2. Take something that you perceive as a need and find a solution.  Example (sorry, I’m using me for all these, but I can’t speak for how other folks find their rabbit holes) – I needed honey. I had always gotten my raw honey from my Dad, but when my sister and brother-in-law started expanding his honey business the honey was often sold out before I could restock my supply.  I realized that now that I live out in the country again I could have bees and have my own honey supply.  Sounds easy enough until you have to research how to keep 60,000 bees alive.  Guess what! Bees are fascinating little creatures. I am now officially a bee fanatic.
  3.  Take a new road. Example – see my post about finding my way around my new part of the world.  I am seriously racking up new ideas for drawings and painting by just turning down a road that I haven’t been down before.  The views here are amazing.  In more populated areas (we don’t have a grocery store here if that explains anything) you could run across a music store where you could learn to play an instrument, a plant nursery where you could get herb plants, a school that would love to have volunteers to help students read.  It is endless.
  4.  This may be the most important one. Do not be afraid to fail at something!  I repeat – DO NOT BE AFRAID TO FAIL!  With the possible exception of certain extreme risk taking passions, most endeavors are not life threating and not un-repairable. Yes, one more Example from the home front – Floor tiling.  We decided to tile our floors ourselves.  Since I am the detail person that primarily means ME.  No, I had never stuck the first tile to a floor EVER when I started. That is what YouTube is for.  I am 85% finished with the floor and am pretty darn pleased with the way it has turned out. A professional tile guy could find my mistakes, but I bet you couldn’t.  Even if I had messed the floor up, we had saved enough money by doing it ourselves that we could have hired the tile guy to come fix my mess. DO NOT BE AFRAID TO FAIL!

My cousin, who posted the above quote, and my sister are both smitten with the curiosity curse as well.  Enter ballroom dancing, photography, welding, raising llamas…maybe it’s a genetic curse.

Curse or blessing, Curiosity just makes life FUN.  If you want a break from the depressing news and elections go find a rabbit hole to fall into.  Your TV will get dusty, Facebook friends will send out a search party and your budget may or may not (curiosity does not have to be expensive) take a beating, but life will get very interesting and colorful and exciting.

Why are you still here?  Go!

 

Get lost. Slow down. Change directions.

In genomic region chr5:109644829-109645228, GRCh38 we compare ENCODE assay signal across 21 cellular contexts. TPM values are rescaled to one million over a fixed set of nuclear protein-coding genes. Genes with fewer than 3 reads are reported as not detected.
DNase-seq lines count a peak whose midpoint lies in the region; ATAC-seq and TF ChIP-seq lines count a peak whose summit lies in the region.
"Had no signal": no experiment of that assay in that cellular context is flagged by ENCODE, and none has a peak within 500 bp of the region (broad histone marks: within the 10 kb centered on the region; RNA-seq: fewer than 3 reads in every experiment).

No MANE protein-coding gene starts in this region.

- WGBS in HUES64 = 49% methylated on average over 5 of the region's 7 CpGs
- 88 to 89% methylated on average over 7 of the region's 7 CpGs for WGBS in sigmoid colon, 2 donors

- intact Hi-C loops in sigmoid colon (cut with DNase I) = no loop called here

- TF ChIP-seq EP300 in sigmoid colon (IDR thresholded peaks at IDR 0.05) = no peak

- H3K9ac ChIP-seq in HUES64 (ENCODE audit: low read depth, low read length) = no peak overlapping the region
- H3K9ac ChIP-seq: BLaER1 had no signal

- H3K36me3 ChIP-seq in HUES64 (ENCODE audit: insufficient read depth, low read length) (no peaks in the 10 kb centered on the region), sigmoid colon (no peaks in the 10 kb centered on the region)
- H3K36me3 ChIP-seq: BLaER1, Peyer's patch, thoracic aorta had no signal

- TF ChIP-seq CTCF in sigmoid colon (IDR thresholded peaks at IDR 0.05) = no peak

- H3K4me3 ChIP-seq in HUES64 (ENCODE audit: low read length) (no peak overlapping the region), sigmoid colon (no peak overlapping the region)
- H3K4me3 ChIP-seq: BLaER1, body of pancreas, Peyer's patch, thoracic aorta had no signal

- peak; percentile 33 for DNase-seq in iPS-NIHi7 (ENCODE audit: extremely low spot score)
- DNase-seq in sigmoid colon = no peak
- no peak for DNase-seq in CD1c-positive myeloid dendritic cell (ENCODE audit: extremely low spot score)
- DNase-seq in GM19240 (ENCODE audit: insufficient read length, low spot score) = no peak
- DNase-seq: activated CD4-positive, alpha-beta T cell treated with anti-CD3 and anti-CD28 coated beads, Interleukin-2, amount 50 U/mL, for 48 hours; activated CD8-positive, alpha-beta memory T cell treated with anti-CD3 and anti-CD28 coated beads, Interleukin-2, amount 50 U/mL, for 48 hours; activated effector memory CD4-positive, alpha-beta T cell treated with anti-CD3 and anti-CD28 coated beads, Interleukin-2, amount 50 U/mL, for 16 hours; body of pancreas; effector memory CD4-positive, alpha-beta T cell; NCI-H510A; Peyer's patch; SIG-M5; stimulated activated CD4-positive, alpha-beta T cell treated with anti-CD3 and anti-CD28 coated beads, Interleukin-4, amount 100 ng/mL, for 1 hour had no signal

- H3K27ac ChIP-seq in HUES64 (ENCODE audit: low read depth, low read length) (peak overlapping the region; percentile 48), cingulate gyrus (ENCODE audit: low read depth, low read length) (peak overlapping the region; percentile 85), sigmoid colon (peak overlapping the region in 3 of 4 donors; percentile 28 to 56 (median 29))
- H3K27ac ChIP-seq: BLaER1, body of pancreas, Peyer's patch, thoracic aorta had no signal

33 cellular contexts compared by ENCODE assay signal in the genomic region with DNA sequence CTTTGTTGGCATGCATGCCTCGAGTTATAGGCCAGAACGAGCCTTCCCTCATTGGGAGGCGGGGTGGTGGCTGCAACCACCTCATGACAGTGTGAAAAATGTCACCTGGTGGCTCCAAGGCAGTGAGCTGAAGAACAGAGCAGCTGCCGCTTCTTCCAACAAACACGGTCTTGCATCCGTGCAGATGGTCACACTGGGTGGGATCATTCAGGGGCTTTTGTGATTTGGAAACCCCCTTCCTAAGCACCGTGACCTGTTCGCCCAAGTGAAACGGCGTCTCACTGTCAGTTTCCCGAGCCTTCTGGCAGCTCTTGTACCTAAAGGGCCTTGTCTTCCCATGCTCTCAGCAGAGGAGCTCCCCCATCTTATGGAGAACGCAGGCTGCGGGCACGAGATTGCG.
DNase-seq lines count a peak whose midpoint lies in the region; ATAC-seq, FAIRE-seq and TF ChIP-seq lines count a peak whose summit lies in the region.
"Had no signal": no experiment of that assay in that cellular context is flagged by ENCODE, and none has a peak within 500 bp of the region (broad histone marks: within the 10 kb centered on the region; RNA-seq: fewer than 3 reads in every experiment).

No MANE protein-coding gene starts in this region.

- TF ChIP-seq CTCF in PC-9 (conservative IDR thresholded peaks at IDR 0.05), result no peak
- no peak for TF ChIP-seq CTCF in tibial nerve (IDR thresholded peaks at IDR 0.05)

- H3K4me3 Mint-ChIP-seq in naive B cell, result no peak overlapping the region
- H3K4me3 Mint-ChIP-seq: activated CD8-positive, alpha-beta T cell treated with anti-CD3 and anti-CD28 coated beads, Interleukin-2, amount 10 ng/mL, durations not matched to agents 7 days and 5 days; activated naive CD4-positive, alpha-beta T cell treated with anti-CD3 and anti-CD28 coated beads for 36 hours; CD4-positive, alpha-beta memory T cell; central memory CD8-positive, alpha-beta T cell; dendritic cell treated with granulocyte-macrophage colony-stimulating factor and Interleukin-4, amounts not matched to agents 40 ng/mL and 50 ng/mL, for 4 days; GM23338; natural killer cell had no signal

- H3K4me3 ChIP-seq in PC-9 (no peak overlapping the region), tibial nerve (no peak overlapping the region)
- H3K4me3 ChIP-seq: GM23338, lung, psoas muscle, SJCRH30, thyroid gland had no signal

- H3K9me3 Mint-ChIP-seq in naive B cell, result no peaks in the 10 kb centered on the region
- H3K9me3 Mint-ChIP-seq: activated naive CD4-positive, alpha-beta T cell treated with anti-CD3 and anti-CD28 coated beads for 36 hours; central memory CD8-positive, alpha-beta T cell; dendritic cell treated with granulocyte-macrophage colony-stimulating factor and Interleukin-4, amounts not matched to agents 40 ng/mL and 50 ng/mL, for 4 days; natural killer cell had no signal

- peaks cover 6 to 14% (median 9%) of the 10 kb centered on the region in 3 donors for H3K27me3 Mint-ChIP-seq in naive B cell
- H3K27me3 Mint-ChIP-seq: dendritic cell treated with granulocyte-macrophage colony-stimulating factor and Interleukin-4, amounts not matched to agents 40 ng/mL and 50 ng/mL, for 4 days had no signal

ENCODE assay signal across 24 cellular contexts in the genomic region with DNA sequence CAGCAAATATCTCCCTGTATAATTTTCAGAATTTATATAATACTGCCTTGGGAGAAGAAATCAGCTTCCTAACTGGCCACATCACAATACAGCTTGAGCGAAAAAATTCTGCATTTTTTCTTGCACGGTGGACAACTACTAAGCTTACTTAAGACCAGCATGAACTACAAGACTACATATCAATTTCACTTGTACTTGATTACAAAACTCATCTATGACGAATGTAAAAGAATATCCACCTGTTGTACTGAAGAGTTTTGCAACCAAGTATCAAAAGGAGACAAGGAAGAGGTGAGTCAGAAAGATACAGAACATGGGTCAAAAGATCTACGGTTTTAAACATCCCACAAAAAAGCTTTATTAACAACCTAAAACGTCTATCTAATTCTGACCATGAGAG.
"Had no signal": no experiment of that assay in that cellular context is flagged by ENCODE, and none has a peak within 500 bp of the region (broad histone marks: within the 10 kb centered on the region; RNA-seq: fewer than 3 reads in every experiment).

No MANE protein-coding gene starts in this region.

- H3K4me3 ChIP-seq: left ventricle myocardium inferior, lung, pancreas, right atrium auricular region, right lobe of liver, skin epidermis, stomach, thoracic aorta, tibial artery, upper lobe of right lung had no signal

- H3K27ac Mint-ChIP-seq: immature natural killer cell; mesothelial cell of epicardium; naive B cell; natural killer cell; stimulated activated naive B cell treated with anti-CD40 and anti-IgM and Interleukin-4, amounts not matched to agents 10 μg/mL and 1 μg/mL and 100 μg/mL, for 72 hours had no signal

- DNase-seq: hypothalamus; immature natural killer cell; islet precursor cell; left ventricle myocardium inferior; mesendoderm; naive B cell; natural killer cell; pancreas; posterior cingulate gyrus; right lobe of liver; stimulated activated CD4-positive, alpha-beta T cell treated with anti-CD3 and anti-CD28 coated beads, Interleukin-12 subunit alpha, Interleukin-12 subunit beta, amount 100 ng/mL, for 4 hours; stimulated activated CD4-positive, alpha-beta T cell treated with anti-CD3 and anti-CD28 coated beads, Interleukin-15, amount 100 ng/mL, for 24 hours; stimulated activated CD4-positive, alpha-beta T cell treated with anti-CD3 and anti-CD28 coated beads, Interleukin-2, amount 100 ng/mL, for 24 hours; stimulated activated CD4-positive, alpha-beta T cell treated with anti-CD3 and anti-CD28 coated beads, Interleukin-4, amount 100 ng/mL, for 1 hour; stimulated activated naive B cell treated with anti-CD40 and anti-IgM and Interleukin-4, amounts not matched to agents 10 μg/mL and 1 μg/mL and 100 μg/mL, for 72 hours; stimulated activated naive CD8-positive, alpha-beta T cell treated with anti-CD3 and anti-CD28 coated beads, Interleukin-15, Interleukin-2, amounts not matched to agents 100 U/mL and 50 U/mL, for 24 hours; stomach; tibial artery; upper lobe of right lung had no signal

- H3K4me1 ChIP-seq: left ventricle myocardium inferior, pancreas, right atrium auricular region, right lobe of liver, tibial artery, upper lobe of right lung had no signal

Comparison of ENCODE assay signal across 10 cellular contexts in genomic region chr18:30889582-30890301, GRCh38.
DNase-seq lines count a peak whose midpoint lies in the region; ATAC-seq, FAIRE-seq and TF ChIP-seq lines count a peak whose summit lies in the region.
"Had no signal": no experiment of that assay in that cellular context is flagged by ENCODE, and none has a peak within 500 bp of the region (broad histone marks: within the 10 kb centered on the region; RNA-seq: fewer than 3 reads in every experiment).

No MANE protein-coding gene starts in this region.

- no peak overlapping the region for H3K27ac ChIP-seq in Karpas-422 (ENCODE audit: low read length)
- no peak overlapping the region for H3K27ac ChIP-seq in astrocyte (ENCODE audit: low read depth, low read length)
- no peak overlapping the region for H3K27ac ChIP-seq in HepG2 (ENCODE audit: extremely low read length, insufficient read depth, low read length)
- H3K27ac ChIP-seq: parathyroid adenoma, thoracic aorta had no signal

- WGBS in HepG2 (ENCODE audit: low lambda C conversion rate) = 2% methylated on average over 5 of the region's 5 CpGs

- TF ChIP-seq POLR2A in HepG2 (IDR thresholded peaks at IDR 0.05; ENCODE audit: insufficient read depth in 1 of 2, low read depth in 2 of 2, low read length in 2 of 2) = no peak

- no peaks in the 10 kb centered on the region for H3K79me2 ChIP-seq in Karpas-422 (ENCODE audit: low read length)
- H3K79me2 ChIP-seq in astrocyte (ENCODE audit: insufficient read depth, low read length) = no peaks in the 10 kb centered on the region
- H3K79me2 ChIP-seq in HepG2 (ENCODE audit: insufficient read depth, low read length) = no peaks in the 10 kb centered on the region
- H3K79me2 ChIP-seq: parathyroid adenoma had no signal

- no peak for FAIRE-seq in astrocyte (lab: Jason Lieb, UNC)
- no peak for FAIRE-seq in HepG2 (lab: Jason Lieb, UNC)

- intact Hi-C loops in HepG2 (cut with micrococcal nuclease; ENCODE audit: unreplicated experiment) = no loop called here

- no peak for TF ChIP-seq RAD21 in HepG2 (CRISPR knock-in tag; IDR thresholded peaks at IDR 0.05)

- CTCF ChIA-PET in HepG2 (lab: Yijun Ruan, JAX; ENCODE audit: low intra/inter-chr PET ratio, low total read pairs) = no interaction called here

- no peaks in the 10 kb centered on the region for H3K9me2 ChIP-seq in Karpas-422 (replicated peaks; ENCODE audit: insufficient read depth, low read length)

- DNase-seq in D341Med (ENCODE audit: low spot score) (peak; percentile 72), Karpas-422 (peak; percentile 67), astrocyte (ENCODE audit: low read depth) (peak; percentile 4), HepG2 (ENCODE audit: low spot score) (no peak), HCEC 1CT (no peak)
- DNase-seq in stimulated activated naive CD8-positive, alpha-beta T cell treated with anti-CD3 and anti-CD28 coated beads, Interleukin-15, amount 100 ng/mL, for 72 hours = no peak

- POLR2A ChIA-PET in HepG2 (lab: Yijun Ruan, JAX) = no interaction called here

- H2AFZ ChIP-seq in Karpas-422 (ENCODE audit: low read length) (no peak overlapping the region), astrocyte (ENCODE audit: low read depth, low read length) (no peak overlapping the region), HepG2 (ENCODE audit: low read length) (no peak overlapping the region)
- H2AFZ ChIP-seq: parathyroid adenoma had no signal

sunflower 2016
My sunflowers are enjoying the heat. They are at least 8′ tall and still growing!

I hope you all have had a lovely week. It has been a typical July week here. Hot as Hades all day with a late afternoon thunderstorm that hopefully cools the air a little. Often it doesn’t. Sometimes the air is so humid and thick after a storm that it feels difficult to breathe. You would think you could squeeze the juice out of it. My poor bees are spending more time on the outside of the hive than inside. I’m thinking I should get a tiny air conditioner for them. No, I do not spoil the creatures that live with me (much).

The past couple of weeks have been spent getting settled, finding my way around and meeting people. If I counted correctly, this is my tenth move in my lifetime. Most of my moves have been within miles of each other, but this is the third move to a completely new area. My first major move was as a newlywed to a different state. My then husband was working third shift, the company had put us up in a hotel until we could find a home and I knew no one. I couldn’t stay in the hotel room during the day while my husband was trying to sleep, but I had no where to go.

This was before cell phones and we had two not-so-great cars. So, I did what any bored, fearless (you have that in your 20’s) young woman would do. I got my car keys, filled the car up with gas and proceeded to drive in and out of town until I was hopelessly lost, then figure out how to get myself back to the hotel.  Honestly, it was a huge adrenaline rush. Sometimes I barely made it back before my husband got up to go to work.  By the time we moved out of the hotel three weeks later, I rarely got lost. I found all the important places (Town Hall, library, the MALL) and lots of scenic areas of the countryside.

I have been using this same technique with slightly more common sense this time.  Lately our vehicles have been just as bad (except for THE BEAST, our F-350 pickup that I LOVE to drive), but I do have my cell phone and AAA card with me now. I found the library. People seem to think that libraries are not important anymore. I beg to differ. The bulletin board alone was a wealth of information. Local events and services that I had not been able to find online were on the bulletin board.  So, I have the library, found the arts council, town hall, pharmacy, car mechanic and our local state park for hiking. Hey, not a bad start for two weeks of being lost!

ghost flowers 2016